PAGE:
Please note that this is an Archived article and may contain content that is out of date. The use of she/her/hers pronouns in some articles is not intended to be exclusionary. Eating disorders can affect people of all genders, ages, races, religions, ethnicities, sexual orientations, body shapes, and weights.
By: Cindy Coloma
Many of us prefer to start our day with exercise. Taking care of our health is important, and exercise undeniably plays a crucial role. According to the Centers for Disease Control and Prevention, regular physical activity is one of the most important things you can do to be healthy. Whether you are controlling weight or improving mental health and mood, exercise has been shown to be a positive health benefit and safe for most people.1 But too much of a good thing can be harmful and addicting.
Individuals who struggle with disorders or addictions have been shown to be more susceptible to exercise addiction. Studies estimate that 15 to 20 percent of individuals who are addicted to exercise are also addicted to alcohol, nicotine or illicit drugs. They also suggest that up to 25% of people with one addiction have an additional addiction. For example, buying or shopping addiction has been identified as common among the exercise-addicted, while exercise addiction is common among individuals addicted to sex. Topping the list are those who have an eating disorder as well as a co-occurring exercise addiction.2
According to a report in the International Journal of Environmental Research and Public Health, approximately 39 to 48 percent of people struggling with eating disorders also struggle with exercise addiction. Although it is not listed in the Diagnostic and Statistical Manual of Mental Disorders, many professionals are seeing a rise in the occurrence of people addicted to exercise.
What Is Exercise Addiction?
So how do you tell the difference between healthy exercise and a harmful addiction? Experts seem to agree on the following signs:
- Tolerance: Many people achieve positive effects from their exercise such as reduction in anxiety, a feeling of euphoria and increased self-esteem. Individuals struggling with exercise addiction find themselves needing more and more of the initial activity to achieve their desired results.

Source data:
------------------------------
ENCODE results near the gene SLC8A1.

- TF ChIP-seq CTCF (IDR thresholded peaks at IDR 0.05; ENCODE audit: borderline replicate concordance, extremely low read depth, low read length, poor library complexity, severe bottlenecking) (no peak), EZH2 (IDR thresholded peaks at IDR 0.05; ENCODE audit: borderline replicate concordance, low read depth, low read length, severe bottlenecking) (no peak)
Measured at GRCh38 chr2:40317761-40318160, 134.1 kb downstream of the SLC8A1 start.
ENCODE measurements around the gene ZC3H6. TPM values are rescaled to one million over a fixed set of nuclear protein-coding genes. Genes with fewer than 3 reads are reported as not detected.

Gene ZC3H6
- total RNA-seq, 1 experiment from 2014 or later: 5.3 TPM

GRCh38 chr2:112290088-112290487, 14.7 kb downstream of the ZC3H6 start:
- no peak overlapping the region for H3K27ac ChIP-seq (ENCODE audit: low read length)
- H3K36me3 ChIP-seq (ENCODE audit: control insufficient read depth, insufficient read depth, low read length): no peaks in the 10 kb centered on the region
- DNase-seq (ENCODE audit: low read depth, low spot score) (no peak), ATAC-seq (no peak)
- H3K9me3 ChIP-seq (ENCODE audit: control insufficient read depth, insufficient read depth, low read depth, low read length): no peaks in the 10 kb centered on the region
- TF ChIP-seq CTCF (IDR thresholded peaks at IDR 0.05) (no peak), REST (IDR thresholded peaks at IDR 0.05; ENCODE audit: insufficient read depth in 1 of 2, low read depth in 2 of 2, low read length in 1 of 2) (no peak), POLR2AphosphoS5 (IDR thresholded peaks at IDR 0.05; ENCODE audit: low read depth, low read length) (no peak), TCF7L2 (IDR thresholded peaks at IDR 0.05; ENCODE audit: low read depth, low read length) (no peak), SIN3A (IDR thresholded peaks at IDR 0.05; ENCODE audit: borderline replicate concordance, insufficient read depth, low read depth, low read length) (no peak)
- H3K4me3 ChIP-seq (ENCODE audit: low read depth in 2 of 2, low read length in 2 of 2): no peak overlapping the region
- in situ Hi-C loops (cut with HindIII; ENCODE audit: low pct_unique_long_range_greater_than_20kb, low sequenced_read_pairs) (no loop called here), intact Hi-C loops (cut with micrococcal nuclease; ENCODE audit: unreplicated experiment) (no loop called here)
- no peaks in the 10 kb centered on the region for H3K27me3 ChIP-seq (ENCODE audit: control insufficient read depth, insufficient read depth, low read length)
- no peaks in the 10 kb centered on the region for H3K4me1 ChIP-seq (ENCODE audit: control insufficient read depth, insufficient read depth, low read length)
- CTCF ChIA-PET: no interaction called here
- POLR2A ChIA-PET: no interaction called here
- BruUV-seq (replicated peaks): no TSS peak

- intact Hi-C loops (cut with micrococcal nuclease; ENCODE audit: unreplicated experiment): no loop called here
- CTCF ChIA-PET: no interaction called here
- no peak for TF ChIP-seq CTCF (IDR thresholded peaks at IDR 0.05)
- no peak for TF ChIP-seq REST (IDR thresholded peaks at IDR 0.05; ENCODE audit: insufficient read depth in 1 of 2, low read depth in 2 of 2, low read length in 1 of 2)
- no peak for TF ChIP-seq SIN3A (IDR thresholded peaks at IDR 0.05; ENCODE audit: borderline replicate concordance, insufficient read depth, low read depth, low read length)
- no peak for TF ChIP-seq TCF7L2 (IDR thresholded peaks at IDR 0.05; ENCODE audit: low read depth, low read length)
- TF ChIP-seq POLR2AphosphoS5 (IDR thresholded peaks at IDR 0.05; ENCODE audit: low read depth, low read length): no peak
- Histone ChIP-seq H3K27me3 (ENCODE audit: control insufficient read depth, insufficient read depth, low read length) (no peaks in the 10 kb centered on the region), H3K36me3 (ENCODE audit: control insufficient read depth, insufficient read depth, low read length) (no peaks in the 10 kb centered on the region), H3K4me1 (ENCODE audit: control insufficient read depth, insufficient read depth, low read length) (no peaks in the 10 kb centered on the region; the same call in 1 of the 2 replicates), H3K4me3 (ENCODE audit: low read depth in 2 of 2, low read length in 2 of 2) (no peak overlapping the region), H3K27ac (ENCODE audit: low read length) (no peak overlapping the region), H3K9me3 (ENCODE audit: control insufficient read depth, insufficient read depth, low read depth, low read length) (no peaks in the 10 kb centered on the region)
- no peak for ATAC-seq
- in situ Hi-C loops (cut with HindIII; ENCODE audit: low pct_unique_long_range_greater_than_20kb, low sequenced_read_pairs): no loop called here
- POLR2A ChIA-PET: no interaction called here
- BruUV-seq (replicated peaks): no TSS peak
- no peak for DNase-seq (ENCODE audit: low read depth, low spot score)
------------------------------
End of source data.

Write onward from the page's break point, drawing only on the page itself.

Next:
- Withdrawal: When a workout is cancelled or postponed, a person who is addicted may experience intense anxiety, fatigue or irritability.
- Habit of excess: A person struggling with exercise addiction my repeatedly exceed their planned limits for exercise. This might be promising to stop after an hour spent running, only to tack on an additional 30 minutes or more at the 50 minute mark.
- Lack of control: Many individuals who are experiencing exercise addiction find that the compulsion to exercise intrudes uncomfortably into their social and work lives. They cannot seem to stop thinking or planning their exercise environments and cannot keep their habits at manageable levels.
- Time: Planning, engaging in and recovering from exercise consumes a noticeably large portion of time, and the amount they exercise far exceeds what is recommended by fitness or medical professionals.
- Reductions in other activities: Social, career and recreational activities are deserted to prioritize fitness.
- Continuance: Despite warnings from medical professionals and trainers, a person who is struggling with exercise addiction persists in physical activity despite illness or injury, sometimes jeopardizing their own long-term health.3
Recognizing exercise addiction in your own life or in the life of another can be difficult. The escalation and evolution from a healthy habit to an addiction can span over months or years and take longer to admit and confront. It can stem from coping mechanisms, be a secondary or primary addiction and is a behavior-associated addiction. There is little research on the treatment.
Writer Lindsay Hall shared her journey into alcohol abuse, exercise addiction and exercise bulimia in her article, “Running Was My Drug of Choice. Here’s How I Finally Found Balance.” After entering treatment she writes, “Stripped of both running and alcohol, I had to relearn who I wanted to be without the aid of a drug – and yes, exercise was my drug. We live in a society where exercising and focusing on clean eating are the signs of a healthy (and sought after) lifestyle – and I was able to hide behind that for years.”4
Often the first goal for friends and therapists is to help people recognize addictive behavior and for extreme exercise to be reduced. A recent paper by the British Medical Journal recommends cognitive behavioral therapy as a possible solution.5 Treatment centers such as Center for Change offer therapies that can help.
Center for Change takes a comprehensive approach to treating a wide range of eating disorders, while understanding the connection between eating and exercise addiction.
1 “The Benefits of Physical Activity.” Centers for Disease Control and Prevention, cdc.gov, June 4, 2015.
2 Friemuth, et al. “Clarifying Exercise Addiction: Differential Diagnosis, Co-occurring Disorders, and Phases of Addiction.” International Journal of Environmental Research and Public Health, October 21, 2011.
3 Schrieber, Katherine and Heather Hausenblas Ph.D. “Yes, You Can Get Addicted to Exercise.” Psychology Today, March 23, 2015.
4 Hall, Lindsey. “Running Was My Drug of Choice. Here’s How I Finally Found Balance.” Greatist.com, February 17, 2015.
5 Howard, Jacqueline. “When Exercise Shifts From a Healthy Habit to an Unhealthy Addiction.” Cnn.com, May 9, 2017.